Some time after his return he launched into the casein industry, his first plant being set up in Victoria, but in 1914 returned to his old district. He started at Byron Bay and later came to Lismore. Norco Co-op. Ltd. became share holders, but later took over the assets of the company. As a share holder of Norco in recent years Mr. Cottee was the sponsor of a number of motions at the periodical meetings of the company. He strongly urged the company to launch into the powdered milk industry. He was a keen statistican of district production and, even during the last few days, revealed that he had lost none of his sharpness and ability in debate.

In his young days he was an accomplished sportsman, and was well known in cricket, athletic and sculling circles. He won a number of rowing match races on the Richmond River. He was a member of Epping Bowling Club, but had previously been a member of the Lismore club for many years. He played bowls on the afternoon before his death and always took any chance that offered to visit the green.

Mr. Cottee was associated for many years with the Lismore Methodist Church, for which he acted as a circuit steward. When the Lismore branch of the Protestant Alliance Friendly Society of Australia was formed in 1890 he was the first W.M. and remained a member until his death.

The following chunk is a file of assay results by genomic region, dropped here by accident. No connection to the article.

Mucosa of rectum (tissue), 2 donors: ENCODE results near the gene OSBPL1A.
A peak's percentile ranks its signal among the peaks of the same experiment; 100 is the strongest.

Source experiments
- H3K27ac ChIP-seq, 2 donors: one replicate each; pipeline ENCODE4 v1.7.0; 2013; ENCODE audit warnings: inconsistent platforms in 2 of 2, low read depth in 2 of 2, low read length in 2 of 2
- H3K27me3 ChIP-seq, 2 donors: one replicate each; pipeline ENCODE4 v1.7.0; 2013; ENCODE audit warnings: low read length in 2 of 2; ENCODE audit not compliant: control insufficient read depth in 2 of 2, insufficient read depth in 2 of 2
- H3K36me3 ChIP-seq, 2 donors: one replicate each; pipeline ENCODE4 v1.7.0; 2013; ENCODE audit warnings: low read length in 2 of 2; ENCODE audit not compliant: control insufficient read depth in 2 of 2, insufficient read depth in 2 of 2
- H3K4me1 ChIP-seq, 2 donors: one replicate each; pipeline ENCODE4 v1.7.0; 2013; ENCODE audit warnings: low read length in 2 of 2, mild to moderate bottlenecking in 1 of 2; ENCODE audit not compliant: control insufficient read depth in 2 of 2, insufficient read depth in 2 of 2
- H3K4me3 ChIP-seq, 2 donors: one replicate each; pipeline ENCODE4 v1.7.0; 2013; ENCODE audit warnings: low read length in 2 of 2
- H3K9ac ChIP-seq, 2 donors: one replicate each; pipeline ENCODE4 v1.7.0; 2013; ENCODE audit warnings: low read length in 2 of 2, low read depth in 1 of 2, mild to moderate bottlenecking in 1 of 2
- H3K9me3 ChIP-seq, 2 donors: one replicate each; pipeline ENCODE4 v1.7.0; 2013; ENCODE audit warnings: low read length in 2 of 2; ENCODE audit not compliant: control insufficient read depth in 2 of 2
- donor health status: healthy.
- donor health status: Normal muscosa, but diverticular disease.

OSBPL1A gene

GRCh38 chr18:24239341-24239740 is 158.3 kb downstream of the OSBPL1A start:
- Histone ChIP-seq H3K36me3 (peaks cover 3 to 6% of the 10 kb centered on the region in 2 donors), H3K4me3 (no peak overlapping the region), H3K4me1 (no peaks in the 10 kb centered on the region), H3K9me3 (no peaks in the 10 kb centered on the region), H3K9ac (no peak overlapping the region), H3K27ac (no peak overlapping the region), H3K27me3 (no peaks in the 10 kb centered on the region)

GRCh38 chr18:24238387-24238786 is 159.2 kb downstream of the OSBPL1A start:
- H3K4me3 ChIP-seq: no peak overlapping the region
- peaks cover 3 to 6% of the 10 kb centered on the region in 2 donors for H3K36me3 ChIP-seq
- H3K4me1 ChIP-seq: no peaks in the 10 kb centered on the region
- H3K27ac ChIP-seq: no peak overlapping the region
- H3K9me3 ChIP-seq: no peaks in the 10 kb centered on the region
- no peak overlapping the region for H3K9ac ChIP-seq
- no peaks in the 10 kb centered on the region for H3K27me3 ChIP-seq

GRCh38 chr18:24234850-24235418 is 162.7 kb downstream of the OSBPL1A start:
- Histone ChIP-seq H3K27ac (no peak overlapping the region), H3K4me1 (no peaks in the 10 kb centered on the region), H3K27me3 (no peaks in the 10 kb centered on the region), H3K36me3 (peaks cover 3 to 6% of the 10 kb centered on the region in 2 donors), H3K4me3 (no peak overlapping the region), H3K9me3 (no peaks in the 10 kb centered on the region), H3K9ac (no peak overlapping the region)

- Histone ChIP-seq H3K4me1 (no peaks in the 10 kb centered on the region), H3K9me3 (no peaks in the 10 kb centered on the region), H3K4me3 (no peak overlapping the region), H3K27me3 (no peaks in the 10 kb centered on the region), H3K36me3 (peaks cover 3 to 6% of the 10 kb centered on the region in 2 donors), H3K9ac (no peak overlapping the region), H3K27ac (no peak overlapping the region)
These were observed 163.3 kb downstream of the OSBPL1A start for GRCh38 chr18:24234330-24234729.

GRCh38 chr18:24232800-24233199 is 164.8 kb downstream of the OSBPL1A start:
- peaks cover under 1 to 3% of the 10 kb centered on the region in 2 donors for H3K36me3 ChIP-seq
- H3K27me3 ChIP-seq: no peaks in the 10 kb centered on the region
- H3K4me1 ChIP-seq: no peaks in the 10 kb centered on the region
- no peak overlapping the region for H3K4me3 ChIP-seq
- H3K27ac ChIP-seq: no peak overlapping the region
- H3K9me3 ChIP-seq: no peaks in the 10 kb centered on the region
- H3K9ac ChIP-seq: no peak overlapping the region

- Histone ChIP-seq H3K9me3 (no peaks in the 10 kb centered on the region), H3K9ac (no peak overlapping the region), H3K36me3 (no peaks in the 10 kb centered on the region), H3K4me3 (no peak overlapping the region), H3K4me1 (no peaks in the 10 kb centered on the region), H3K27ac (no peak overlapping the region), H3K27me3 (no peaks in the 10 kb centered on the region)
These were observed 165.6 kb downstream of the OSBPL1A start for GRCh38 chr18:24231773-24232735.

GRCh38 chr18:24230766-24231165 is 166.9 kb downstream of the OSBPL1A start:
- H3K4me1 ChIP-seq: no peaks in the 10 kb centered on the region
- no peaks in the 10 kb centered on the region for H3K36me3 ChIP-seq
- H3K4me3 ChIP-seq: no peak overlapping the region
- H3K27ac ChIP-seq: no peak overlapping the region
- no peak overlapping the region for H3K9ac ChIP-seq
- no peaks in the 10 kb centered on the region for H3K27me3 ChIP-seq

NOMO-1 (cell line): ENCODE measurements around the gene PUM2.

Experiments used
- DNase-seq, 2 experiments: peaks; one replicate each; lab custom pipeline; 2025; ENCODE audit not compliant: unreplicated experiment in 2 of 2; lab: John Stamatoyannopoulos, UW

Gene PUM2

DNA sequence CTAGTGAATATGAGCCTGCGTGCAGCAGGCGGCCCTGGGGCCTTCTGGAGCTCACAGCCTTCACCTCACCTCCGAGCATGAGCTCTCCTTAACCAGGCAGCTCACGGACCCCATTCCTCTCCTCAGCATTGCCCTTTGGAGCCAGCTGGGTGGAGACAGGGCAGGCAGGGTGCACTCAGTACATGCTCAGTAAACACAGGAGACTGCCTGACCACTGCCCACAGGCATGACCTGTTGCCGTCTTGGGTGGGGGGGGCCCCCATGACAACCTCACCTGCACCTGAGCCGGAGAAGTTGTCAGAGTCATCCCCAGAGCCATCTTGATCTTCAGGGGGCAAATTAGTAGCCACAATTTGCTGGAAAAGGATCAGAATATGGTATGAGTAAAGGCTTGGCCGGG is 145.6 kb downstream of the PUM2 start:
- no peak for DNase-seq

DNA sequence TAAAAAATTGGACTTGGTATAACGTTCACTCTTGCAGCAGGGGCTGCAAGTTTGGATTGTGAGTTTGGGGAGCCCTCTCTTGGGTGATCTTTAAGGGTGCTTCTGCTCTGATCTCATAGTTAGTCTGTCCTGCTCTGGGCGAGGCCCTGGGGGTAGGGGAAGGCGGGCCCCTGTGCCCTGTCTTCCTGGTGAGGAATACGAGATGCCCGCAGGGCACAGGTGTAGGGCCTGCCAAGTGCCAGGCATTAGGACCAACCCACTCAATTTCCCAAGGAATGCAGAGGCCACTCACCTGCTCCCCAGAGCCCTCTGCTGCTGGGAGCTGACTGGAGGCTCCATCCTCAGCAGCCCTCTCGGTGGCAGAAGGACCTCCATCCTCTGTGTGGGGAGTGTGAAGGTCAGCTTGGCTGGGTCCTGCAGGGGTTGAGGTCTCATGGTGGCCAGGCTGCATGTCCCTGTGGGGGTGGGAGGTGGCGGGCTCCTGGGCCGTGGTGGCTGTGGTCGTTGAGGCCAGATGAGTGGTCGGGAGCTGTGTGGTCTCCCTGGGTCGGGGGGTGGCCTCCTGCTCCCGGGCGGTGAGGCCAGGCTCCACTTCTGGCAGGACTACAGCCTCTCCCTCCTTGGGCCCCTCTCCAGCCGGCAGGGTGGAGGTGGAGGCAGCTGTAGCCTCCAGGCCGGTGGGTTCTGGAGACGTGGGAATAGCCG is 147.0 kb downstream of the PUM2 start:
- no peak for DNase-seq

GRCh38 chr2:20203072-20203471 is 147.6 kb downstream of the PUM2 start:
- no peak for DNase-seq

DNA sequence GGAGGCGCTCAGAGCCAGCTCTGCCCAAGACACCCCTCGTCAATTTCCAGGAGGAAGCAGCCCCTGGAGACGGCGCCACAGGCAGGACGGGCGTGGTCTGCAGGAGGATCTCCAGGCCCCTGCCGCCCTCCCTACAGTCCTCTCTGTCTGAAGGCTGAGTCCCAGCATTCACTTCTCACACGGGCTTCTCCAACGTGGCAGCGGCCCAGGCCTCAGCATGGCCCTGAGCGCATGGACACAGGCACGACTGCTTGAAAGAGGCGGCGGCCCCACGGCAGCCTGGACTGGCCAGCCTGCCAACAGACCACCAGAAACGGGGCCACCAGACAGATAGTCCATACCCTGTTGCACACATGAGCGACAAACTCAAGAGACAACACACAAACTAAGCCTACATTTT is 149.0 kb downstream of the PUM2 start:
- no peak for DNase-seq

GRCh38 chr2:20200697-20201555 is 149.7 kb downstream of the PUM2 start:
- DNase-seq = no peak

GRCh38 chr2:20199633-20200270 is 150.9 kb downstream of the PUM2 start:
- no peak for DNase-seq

One of his most successful enterprises which found its first basis in experiments he made in the Tregeagle district was the founding of Passiona Products. The business has been firmly established in Sydney, and is represented by one of Mr. Cottee's sons in Melbourne.

Mr. Cottee was born at Moorabool, Ballarat, in September, 1863, but came with his parents to the Clarence in the following year. Some years later they moved to Wardell and about 1874 came to Lismore. He is survived by his wife and eight sons—Messrs. Spencer (Five Dock), Leonard (Ryde), Herbert (Brisbane), Charles (Mascot), Harold (Strathfield), Raymond (Strathfield), Allan (New Brighton), Ernest Cottee (Melbourne)—and three daughters—Mesdames G. Austin (Epping, formerly 0f Rous), F. Swalwell (Kyogle) and W. Knight (Manly). Three brothers, Messrs. Albert (Lismore), George A. (Ballina) and William B. Cottee (Brisbane), and one sister, Mrs. A. Chapman (Sydney), also survive. Two brothers and two sisters pre-deceased him.

The funeral will leave Will Riley and Son's parlours at 8 a.m. to-day, and the remains will be taken by train to Sydney for burial on Saturday.

Original publication

Additional Resources

Citation details

'Cottee, Spencer Milton (1863–1944)', Obituaries Australia, National Centre of Biography, Australian National University,, accessed 14 June 2024.

© Copyright Obituaries Australia, 2010-2024

Life Summary [details]


September, 1863
Ballarat, Victoria, Australia


8 June, 1944 (aged 80)
Lismore, New South Wales, Australia

Cause of Death

heart disease

Religious Influence

Includes the religion in which subjects were raised, have chosen themselves, attendance at religious schools and/or religious funeral rites; Atheism and Agnosticism have been included.

Key Organisations